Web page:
Monday, December 15, 2014

The Concord Below the Rock

After experiencing high water levels on the Sudbury River Saturday and the Assabet River Sunday it only seemed logical to, today, check out the spot where they merge at Egg Rock.  As can be seen in the photo the inscription on the rock was completely submerged.

Both rivers were delivering their burdens of water to the Concord River which in turn will deliver it to the Merrimack in Lowell.

I launched at Lowell Road and paddled the first 2.5 miles of the Concord on another bright and sunny day.  Pretty good for mid-December.

The Old North Bridge was handling the extra water with no problem...
...and offered plenty of headroom.

The same was true at Flint's Bridge...
 
 
Trash had been plentiful in the 0.7 miles between Lowell Road and Flint's.  
 
Below Flint's it was just water, trees, and sky...
 
 
The only thing missing from the cabin at Sawmill Brook was some welcoming smoke from a woodstove...
 
 
 
I continued a little further to where the river runs close to the Dike Trail at Great Meadows National Wildlife Refuge and enjoyed some hot cocoa and a bit of the trail...

 
 
The trip back upriver was into a blinding, low angle sun until briefly blocked by the Lowell Road bridge...
 
 
Not a lot of wildlife was seen today but I did, at least, see one other kayaker enjoying a trip downriver.
 
 
Today's trash haul...

 
There were 31 recyclable containers (15 redeemable) and 31 pieces of miscellaneous rubbish such as Styrofoam, plastic bags, and nip bottles.  YTD = 5851






Sunday, December 14, 2014

Better Headroom on the Assabet

What a fitting quote to walk past en route to the boat launch at Ice House Landing in Maynard late this morning....and it was only appropriate that some ice had to be broken before getting my vessel in the water.

After that it was clear sailing upriver to Fort Meadow Brook thanks to there being ample headroom at both Russell's Bridge (below) and the Sudbury Road bridge further upriver...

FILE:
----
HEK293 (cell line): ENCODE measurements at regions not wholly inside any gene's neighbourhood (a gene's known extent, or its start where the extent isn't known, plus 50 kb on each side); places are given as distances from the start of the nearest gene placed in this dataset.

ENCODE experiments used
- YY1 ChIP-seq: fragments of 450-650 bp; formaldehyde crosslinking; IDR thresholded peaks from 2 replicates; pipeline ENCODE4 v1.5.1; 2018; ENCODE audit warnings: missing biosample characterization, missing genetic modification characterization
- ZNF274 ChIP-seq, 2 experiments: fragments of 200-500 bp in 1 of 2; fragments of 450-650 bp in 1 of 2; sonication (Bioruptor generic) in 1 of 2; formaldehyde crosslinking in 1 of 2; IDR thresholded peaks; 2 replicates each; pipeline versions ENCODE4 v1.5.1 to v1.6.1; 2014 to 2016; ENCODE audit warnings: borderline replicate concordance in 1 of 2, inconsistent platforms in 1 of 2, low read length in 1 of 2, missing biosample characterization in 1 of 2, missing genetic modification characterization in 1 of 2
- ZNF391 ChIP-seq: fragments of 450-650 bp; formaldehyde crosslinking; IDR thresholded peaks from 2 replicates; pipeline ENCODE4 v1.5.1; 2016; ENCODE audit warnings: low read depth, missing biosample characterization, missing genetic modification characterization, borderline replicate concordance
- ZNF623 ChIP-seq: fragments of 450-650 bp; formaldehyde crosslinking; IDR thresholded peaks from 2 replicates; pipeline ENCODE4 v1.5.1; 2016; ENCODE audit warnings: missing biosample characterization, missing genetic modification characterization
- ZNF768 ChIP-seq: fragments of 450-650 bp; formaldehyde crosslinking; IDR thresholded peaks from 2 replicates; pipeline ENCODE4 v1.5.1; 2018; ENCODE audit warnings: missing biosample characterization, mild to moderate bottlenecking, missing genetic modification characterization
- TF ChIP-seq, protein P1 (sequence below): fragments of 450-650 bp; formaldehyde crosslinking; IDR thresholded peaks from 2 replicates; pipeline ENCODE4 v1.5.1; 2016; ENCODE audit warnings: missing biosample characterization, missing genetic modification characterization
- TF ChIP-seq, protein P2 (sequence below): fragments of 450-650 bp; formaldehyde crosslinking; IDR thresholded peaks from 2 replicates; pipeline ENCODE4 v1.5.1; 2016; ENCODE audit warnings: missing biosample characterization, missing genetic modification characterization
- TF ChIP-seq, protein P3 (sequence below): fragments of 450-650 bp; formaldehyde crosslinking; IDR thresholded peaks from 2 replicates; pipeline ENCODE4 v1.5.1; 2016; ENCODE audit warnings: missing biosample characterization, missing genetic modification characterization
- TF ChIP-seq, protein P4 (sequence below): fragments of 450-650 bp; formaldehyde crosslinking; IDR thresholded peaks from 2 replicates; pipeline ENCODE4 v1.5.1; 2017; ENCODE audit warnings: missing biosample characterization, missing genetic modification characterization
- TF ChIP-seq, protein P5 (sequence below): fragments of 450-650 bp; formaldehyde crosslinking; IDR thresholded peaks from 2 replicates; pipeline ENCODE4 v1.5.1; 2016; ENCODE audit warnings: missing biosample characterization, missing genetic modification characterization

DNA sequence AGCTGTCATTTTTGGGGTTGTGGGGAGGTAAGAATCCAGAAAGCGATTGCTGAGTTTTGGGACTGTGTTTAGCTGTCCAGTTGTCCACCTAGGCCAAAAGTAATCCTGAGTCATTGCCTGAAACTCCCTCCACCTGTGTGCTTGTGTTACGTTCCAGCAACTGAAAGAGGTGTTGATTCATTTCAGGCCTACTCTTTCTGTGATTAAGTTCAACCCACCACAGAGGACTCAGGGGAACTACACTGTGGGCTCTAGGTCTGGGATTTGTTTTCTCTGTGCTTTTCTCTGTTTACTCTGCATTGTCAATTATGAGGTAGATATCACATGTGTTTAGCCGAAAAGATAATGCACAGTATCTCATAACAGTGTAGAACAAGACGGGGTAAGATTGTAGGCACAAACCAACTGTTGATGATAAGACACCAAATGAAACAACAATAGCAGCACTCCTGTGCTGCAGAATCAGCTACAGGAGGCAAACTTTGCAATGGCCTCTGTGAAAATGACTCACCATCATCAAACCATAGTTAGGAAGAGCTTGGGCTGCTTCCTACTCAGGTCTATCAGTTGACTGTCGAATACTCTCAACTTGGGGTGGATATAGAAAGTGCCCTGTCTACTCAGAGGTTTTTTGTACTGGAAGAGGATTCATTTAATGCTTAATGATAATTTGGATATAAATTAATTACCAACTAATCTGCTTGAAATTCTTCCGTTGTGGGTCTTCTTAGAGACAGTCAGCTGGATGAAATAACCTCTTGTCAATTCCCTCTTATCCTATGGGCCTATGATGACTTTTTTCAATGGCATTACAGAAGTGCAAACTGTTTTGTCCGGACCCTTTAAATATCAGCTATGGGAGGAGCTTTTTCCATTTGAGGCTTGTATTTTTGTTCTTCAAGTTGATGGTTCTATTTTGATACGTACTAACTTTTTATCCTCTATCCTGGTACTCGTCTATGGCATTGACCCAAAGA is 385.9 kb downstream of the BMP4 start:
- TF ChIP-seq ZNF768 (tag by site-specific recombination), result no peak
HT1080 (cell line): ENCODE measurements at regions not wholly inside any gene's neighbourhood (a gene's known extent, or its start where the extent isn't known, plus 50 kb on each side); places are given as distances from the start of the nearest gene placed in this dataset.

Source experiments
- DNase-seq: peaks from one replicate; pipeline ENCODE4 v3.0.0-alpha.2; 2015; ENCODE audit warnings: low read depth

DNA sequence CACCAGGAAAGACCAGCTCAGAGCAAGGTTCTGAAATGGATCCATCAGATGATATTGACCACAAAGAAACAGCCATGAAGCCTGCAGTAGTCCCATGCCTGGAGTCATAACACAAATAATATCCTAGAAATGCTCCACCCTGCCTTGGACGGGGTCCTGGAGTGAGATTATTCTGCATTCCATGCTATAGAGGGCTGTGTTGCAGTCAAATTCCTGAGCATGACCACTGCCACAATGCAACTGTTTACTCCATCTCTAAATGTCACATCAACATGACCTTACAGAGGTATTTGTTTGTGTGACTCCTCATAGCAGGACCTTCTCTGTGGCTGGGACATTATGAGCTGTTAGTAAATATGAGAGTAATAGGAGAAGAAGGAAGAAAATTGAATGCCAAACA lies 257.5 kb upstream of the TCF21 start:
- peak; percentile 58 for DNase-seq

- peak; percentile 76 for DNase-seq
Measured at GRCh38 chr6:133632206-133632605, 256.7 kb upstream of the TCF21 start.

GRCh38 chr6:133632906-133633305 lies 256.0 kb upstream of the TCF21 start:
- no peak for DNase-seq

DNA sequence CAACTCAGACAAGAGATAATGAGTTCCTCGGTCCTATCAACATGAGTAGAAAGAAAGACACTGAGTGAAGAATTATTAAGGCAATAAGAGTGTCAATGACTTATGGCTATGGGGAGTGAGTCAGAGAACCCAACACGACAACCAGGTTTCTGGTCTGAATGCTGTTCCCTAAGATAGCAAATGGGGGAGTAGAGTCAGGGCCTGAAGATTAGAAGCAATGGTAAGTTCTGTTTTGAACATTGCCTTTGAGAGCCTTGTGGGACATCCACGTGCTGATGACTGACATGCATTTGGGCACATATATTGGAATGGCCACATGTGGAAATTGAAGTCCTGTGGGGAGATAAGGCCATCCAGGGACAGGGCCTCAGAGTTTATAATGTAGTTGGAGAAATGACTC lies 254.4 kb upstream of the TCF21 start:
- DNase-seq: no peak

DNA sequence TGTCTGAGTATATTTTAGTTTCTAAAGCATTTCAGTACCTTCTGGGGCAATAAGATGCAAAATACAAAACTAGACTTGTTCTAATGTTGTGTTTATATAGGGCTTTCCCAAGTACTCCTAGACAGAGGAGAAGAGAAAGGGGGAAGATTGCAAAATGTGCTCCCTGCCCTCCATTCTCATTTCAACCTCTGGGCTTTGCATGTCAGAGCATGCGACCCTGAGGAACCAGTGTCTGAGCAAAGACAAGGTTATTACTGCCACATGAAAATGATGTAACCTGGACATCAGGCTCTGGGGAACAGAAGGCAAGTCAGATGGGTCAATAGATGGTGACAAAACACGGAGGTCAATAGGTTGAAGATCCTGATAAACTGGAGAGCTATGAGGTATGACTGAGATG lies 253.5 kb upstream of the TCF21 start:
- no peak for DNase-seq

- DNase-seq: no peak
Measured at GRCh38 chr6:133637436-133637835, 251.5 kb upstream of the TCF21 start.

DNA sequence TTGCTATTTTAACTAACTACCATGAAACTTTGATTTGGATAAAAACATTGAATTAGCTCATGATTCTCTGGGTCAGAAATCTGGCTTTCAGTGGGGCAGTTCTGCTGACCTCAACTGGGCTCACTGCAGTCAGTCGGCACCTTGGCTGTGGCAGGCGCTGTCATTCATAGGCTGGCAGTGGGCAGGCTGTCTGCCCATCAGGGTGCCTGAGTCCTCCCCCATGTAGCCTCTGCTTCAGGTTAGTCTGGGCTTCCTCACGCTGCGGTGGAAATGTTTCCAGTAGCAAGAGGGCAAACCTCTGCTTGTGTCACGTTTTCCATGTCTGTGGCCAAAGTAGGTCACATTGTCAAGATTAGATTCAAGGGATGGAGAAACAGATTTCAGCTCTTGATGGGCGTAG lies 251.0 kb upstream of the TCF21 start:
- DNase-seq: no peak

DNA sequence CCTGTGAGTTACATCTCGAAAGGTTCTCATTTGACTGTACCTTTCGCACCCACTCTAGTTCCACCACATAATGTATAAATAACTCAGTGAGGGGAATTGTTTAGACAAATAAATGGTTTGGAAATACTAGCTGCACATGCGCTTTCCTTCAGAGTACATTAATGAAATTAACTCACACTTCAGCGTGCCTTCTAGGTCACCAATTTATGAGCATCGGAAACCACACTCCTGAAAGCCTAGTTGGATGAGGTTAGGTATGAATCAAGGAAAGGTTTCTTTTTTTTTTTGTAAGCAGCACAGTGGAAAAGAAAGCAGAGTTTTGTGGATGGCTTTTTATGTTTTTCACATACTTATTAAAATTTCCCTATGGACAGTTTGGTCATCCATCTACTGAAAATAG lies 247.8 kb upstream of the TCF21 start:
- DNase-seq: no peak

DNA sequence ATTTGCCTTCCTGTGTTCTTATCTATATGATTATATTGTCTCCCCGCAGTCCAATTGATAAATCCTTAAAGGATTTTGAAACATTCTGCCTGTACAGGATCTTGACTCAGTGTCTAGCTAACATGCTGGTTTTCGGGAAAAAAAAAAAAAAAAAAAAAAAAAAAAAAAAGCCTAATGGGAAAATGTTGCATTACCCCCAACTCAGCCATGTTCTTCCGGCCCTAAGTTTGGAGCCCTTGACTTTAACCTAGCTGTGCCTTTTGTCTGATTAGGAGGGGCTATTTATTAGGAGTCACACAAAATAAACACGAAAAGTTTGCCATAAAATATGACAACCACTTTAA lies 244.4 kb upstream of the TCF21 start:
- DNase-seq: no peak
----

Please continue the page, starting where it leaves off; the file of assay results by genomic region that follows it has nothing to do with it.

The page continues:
...a much better set of circumstances compared to yesterday's lack of headroom at the Sudbury River's Pelham Island Road bridge.

The day was a beauty with clear skies, lighter winds, and temperatures approaching 40 degrees F...


Water levels being high and less vegetation allowed some things to be seen for the first time such as this old 55-gallon drum...
It's located near a former long-standing duck blind.

Reaching Fort Meadow Brook, and not being able to fit through the culvert, I elected to enjoy my hot cocoa from its roof top where the view was splendid...
...water exiting the brook can be seen confronting the Assabet's surplus flow coming towards it from the main stem and forcing it to the right.  On my trip back downriver I went with the brook's flow and surprised this gang of mute swans in a backwater...

Other wildlife seen today were a belted kingfisher, red-tailed hawk, numerous ducks, and a group of eastern bluebirds.


In addition to the flow from Fort Meadow Brook, the Assabet was receiving good flow from Lake Boon, Elizabeth Brook, and Thanksgiving Pond.  While I've been close enough to hear the outfall from Lake Boon before, today was the first time I actually saw it thanks to the lack of vegetation...
...trust me, it's in there.

The flow from Thanksgiving Pond (Taylor Brook) was easier to find and see...
...beavers have raised the pond level significantly.

Trash was on the light side today...
...with only 20 recyclable containers (5 redeemable) and 3 pieces of miscellaneous rubbish. 
YTD = 5789

Saturday, December 13, 2014

A Swollen Sudbury River

After a week of crummy weather, I finally got a chance to get out on the water today and see the after affects of all that rain.
 
I launched at Route 20 in Wayland and planned to paddle up to and into Heard Pond.  However, those plans went out the window upon reaching the Pelham Island Road bridge (at left) and finding insufficient headroom for passage.


On my way there I had the rare opportunity to see a motorized vehicle passing over the long abandoned Central Mass Railroad trestle...
The ATV and operator were part of a crew working on the high power transmission towers that run along the old railroad right of way.

With today's high water levels I was able to paddle a portion of Wash Brook up to the nearly submerged culvert on the south side of the railroad...

Undulating clouds on the storm's trailing edge were visible to the east...

Further down the Sudbury at the 4 arch stone bridge headroom, once again, was at a premium...

I headed back to the river's main stem and paddled west getting fairly close to where the old Hayne's Garrison House stood and came under attack during King Philip's War ...

Back in the marsh one of the few trees hosted this hawk...

I turned back upriver and let the stronger than expected breeze push me back to Route 20 where the day's trash haul gathered alongside my boat's hull...